In almost all the works mentioned above, the assumption of consecutive measurements has been made implicitly. Unfortunately, in many practical applications, such an assumption does not hold. For example, due to sensor temporal failure or network transmission delay/loss, at certain time points, the system measurement may contain noise only, indicating that the real signal is missing. One of the most popular ways to describe the missing measurement is to view it as a Bernoulli distributed (binary switching) white sequence specified by a conditional probability distribution in the output equation. The Bernoulli distribution description was first proposed in [25] to deal with the optimal recursive filtering problem and then has been used in [26–29] for various control and filtering problems of linear systems with probabilistic missing measurements. It is worth pointing out that the references mentioned above did not consider the effect of impulse. However, the missing measurements and impulsive jumps happening simultaneously in the systems will bring some challenges and difficulties for the analysis and synthesis. To the best of our knowledge, the issue of dynamic output feedback controller design with missing measurements for impulsive switched systems has not been fully investigated, which motivates our present study.

In this paper, we will focus our interest on the problem of dynamic output feedback (DOF) control for a class of uncertain discrete impulsive switched systems with state delays and missing measurements. The main contributions of the paper are as follows: a DOF controller is proposed for discrete impulsive switched systems, and the controller contains impulsive jumps, which is different from most of the existing ones, for example, those in [20–23]; sufficient conditions for the existence of a DOF controller are developed such that the resulting closed-loop system is exponentially stable in mean square sense.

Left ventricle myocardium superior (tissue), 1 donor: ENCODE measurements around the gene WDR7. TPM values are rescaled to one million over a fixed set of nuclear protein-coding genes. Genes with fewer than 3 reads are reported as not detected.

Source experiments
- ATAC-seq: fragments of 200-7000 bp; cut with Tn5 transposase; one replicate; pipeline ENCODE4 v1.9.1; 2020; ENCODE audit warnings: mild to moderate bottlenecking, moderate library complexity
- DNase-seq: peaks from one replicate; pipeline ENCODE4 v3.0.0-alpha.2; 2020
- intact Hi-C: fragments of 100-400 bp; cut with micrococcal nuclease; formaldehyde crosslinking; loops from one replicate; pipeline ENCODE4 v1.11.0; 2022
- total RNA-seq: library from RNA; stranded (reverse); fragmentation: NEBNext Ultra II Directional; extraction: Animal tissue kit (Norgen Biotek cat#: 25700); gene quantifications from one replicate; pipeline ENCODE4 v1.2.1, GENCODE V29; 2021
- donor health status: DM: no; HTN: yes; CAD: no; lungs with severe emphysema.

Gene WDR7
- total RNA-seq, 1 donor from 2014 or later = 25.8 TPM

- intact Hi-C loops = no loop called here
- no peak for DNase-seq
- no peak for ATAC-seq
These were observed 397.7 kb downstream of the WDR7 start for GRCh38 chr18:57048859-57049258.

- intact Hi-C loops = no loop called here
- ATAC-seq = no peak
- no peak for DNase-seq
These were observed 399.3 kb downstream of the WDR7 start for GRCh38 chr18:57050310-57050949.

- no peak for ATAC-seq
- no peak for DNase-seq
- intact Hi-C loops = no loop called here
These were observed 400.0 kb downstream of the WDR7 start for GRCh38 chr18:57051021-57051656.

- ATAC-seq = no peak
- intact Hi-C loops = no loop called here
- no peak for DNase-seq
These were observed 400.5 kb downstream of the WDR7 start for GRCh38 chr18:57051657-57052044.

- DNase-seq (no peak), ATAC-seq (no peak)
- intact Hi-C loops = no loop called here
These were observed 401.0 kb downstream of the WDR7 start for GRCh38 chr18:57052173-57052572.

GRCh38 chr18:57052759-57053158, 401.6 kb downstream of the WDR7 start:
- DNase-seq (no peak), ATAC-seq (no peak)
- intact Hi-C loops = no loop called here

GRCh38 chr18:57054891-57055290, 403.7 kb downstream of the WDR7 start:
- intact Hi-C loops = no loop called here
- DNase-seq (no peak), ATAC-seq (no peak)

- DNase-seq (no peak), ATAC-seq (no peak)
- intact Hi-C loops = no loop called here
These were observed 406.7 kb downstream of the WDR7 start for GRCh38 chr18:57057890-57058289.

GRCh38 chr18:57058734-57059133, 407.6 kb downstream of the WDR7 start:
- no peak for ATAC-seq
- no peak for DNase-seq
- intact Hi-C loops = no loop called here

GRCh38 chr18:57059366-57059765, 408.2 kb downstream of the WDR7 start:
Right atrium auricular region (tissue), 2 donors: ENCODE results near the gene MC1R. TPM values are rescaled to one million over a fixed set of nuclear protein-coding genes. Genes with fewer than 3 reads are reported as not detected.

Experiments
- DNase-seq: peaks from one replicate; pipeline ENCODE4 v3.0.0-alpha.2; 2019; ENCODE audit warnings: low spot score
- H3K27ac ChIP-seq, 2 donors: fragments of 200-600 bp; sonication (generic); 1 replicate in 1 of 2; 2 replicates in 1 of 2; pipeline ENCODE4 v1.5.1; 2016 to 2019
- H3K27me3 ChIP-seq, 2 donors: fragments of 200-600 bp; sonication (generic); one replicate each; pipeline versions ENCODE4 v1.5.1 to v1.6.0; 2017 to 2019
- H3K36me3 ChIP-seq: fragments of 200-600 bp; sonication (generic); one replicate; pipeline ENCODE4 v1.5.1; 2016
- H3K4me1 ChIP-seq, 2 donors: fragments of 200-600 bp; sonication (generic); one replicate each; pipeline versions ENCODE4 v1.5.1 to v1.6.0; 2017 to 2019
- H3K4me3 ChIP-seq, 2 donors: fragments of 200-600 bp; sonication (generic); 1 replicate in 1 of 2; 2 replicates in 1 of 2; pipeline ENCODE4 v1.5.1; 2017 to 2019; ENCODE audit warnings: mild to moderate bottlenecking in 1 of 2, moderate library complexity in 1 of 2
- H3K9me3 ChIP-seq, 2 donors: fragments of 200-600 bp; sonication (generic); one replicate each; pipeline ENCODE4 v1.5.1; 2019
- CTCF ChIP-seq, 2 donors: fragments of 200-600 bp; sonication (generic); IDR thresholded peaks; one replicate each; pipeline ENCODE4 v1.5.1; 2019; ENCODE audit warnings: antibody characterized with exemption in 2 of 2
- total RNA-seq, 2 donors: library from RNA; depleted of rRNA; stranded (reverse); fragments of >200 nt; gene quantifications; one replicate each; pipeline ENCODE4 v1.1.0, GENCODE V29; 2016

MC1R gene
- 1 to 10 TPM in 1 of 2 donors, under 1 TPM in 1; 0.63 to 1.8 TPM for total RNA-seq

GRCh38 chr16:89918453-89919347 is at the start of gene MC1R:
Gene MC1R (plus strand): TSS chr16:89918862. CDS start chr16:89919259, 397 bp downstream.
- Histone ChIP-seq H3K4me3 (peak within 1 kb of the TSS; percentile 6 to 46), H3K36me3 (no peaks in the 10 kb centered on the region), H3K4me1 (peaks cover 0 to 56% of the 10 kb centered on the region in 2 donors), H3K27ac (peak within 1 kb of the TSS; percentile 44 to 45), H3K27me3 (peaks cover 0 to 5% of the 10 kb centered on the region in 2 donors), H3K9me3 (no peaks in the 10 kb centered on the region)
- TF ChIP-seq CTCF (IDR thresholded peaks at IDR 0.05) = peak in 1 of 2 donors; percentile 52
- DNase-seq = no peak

The remainder of the paper is organized as follows. In Section 2, problem formulation and some necessary preliminaries are given. In Section 3, the main results are presented. Section 4 gives a numerical example to illustrate the effectiveness of the proposed approach. Concluding remarks are given in Section 5.

*Notations*. Throughout this paper, the superscript “” denotes the transpose, and the notation means that matrix is positive semidefinite (positive definite, resp.). denotes the Euclidean norm. stands for the mathematical expectation, and means the occurrence probability of the event “”. represents the identity matrix and denotes a diagonal matrix with the diagonal elements , . denotes the inverse of . The asterisk in a matrix is used to denote a term that is induced by symmetry. The set of all positive integers is represented by .

#### 2. Problem Formulation and Preliminaries

Consider the following uncertain discrete impulsive switched systems with state delay:where is the state vector, is the control input, is the output vector, and is a discrete vector-valued initial function on interval . is the discrete time delay. is a switching signal which takes its values in the finite set , denotes the number of subsystems. is the initial time and () denotes the th switching instant. Moreover, means that the th subsystem is activated.

The measurement output which may contain missing data is described by where is the measurement output vector and are known real constant matrices with appropriate dimensions. The stochastic variable is a Bernoulli distributed white sequence taking the values of 0 and 1 withwhere is a known positive scalar. From (3a)-(3b), we obtain that For each , and are uncertain real-valued matrices with appropriate dimensions. We assume that these uncertainties are norm-bounded and satisfy where , , , , and , , are known real constant matrices with appropriate dimensions. are unknown and are possibly time-varying matrices with Lebesgue measurable elements and satisfy